(3) Inhibition of histamine-induced vasodilation and increased capillary permeability and thereby blocking formation of edema and wheals.

(4) Inhibition of itch sensation by prevention of stimulation of sensory nerves. Many H1-antihistamines have a potent local anesthetic action that may contribute to their inhibition of itching and pain.

Note: H1-antihistamines alone are not effective for treatment of systemic anaphylaxis because large amount of other autacoids are released during anaphylaxis.

d. Other pharmacologic effects of H1-antihistamines (Table 3-2).
(1) Sedation is a common effect of first-generation H1 -antihistamines but sedation does not correlate with their potency for inhibiting H1-receptors. Sedation may be a desirable/undesirable effect and can be expected to be additive to other CNS depressants.

(2) Antimuscarinic effects are prominent for some H1-antihistamines, for example, diphenhydramine and promethazine, which decrease secretions and relax smooth muscles.

(3) Antimotion sickness (antiemetic) effects. This effect is due to the inhibition of histaminergic signals from the vestibular nucleus to the vomiting center in the medulla. All H1-antihistamine have this effect, but some of them (diphenhydramine, dimenhydrinate, and meclizine) have more potent antimotion sickness effect than others in the group.

e. Therapeutic uses. H1-antihistamines are administered orally, parenterally, or topically for the following conditions.
(1) Treatment of patients with allergic conditions and to reduce or ameliorate the effects due to histamine. Conditions benefited from

H1-antihistamines include:

(a) Urticaria and pruritus

(b) Allergic reactions to drugs

(c) Anaphylaxis

(2) Prevention of motion sickness. Diphenhydramine, dimenhydrinate, and meclizine are more effective in preventing motion sickness than other H1-antihistamines.

(3) Sedation induction. Promethazine and diphenhydramine are the most potent for inducing sedation.

f. Pharmacokinetics
(1) The pharmacokinetics of vast majority of H1-antihistamines have not been studied in domestic animals. Most information is derived from humans.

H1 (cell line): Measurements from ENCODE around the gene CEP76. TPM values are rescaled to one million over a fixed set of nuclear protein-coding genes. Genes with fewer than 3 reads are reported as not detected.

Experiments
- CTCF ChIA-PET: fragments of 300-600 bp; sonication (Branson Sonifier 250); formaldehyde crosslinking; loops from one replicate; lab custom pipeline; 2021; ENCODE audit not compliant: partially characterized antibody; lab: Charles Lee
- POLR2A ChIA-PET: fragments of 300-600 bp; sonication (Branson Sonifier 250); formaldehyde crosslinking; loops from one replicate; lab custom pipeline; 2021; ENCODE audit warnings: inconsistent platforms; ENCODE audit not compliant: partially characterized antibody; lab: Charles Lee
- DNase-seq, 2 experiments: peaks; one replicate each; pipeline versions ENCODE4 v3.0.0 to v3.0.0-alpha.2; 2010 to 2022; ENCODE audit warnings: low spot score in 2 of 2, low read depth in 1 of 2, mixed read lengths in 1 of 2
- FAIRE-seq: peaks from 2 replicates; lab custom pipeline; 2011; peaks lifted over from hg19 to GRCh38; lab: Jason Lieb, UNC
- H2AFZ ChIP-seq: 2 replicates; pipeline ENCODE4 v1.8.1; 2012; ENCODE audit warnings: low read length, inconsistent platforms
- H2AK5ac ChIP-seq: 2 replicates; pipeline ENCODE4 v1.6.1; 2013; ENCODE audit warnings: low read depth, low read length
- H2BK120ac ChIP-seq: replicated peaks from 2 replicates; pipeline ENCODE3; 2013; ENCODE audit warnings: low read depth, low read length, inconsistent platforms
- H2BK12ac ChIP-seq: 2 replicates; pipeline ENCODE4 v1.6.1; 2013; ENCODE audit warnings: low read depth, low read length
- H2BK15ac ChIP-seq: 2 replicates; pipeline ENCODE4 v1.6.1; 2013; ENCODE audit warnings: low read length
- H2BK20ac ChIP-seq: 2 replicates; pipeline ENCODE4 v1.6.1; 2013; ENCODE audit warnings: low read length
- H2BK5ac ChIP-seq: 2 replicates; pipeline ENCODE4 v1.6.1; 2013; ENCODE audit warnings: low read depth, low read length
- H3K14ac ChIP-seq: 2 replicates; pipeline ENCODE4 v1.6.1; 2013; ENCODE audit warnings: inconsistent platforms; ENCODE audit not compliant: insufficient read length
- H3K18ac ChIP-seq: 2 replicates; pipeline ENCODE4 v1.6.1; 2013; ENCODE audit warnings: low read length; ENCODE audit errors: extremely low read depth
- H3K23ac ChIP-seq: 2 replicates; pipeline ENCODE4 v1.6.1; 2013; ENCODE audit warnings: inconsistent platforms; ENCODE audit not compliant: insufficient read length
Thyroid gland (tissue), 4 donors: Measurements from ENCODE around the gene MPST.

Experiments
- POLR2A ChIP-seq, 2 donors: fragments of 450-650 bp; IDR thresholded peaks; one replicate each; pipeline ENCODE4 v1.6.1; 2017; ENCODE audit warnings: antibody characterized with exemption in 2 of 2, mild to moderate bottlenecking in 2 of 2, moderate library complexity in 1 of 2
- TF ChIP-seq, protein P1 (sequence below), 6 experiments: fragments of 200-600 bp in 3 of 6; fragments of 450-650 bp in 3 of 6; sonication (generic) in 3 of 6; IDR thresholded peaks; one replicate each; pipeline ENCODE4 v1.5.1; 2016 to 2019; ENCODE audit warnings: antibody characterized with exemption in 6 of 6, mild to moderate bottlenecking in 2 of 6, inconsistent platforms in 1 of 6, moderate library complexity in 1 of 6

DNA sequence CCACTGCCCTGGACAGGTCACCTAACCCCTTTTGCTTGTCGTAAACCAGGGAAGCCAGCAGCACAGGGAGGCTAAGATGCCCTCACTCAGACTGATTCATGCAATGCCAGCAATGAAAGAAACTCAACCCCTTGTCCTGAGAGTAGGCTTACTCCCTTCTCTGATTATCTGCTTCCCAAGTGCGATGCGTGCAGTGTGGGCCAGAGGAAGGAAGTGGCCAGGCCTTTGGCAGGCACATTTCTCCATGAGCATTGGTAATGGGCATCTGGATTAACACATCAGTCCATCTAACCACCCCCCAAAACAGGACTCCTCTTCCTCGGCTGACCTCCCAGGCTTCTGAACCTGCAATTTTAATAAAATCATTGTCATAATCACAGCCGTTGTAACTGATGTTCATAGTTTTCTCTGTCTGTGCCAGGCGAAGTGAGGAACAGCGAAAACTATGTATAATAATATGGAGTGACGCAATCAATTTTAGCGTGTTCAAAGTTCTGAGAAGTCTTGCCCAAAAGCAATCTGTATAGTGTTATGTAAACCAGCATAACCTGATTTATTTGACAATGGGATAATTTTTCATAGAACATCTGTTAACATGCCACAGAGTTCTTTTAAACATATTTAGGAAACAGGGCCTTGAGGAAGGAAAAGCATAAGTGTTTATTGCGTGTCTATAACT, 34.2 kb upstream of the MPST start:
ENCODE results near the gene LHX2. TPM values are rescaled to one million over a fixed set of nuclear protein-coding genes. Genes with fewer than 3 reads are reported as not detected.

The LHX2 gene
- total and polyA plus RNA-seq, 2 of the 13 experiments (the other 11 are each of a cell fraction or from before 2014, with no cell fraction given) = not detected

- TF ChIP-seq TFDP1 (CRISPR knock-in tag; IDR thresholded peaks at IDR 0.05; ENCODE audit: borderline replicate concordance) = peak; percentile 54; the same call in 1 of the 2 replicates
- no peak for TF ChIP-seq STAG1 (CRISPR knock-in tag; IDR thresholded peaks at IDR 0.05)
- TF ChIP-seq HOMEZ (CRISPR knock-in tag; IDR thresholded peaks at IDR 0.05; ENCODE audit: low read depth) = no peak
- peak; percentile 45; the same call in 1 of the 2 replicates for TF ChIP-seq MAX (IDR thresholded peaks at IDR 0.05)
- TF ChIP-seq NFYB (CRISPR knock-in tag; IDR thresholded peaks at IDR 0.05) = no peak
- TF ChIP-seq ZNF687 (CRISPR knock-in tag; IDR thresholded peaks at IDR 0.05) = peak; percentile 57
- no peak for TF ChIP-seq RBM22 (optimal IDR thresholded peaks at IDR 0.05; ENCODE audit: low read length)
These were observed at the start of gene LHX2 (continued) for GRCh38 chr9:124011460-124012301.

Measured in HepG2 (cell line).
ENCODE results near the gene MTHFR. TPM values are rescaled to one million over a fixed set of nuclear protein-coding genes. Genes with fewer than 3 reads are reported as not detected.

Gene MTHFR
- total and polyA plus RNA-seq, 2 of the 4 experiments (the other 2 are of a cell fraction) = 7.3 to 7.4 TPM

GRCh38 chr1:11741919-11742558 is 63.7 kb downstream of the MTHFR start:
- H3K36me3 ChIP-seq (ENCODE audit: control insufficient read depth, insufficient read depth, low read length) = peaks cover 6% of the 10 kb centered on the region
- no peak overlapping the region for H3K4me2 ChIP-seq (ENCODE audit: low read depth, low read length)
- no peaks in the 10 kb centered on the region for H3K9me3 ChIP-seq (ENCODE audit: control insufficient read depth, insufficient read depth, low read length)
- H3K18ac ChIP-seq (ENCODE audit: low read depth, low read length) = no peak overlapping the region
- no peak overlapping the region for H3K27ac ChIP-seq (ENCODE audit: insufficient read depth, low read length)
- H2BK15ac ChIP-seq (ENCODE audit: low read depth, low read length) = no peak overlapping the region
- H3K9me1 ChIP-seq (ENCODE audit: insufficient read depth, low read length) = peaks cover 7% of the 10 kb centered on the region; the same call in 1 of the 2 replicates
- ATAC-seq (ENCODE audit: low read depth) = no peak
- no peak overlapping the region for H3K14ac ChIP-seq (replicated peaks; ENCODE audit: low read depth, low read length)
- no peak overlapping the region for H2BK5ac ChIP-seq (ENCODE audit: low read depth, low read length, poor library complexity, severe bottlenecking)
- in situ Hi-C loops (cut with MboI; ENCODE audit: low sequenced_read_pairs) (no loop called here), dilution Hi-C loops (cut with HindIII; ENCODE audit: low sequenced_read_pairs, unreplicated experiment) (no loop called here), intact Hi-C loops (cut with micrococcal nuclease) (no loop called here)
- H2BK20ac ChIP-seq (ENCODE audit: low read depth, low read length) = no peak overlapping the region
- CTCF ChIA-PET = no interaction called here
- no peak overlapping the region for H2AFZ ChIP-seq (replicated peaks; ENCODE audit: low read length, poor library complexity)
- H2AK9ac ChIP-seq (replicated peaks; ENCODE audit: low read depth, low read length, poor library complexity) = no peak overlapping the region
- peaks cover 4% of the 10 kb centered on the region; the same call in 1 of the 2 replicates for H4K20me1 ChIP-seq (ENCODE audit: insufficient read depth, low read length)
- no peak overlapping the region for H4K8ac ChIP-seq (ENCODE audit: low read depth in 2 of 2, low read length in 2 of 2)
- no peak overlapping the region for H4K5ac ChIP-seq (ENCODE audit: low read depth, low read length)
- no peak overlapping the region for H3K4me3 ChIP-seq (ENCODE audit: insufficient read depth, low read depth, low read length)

(2) All H1-antihistamines are effectively absorbed following oral administration and Tmax = 1–3 hours.

(3) All H1-anithistamines that have been studied for pharmacokinetics are well distributed and are bound by plasma proteins (≥60%).

(4) All H1-antihistamines are metabolized by cytochrome P450 enzymes, and these metabolites further undergo conjugation.

(5) The first-generation antihistamines are excreted primarily by the kidneys as metabolites.

(6) The second-generation antihistamines that cause least or no sedation are excreted more into feces when compared with the first-generation drugs: cetirizine (70% in urine, 30% in feces); loratadine (40% in urine, 40% in feces as metabolites); fexofenadine (11% in urine, 80% in feces).

(7) Elimination t½ : See Table 3-2 for information in humans. The t½ information for animals is mostly not available.

g. Adverse effects (see also Table 3-2)
(1) CNS depression (lethargy, somnolence, ataxia) are the most common but they may diminish with time. The performance of working dogs may be adversely affected.

(2) Antimuscarinic effects (dry mouth, urinary retention) occur with many H1-antihistaqmines. They should be used with caution in patients with angle closure glaucoma.

(3) In high doses CNS stimulation is possible, for example, pyrilamine in the horse.

(4) Some individuals could develop allergy to the use of H1-antihsitamines.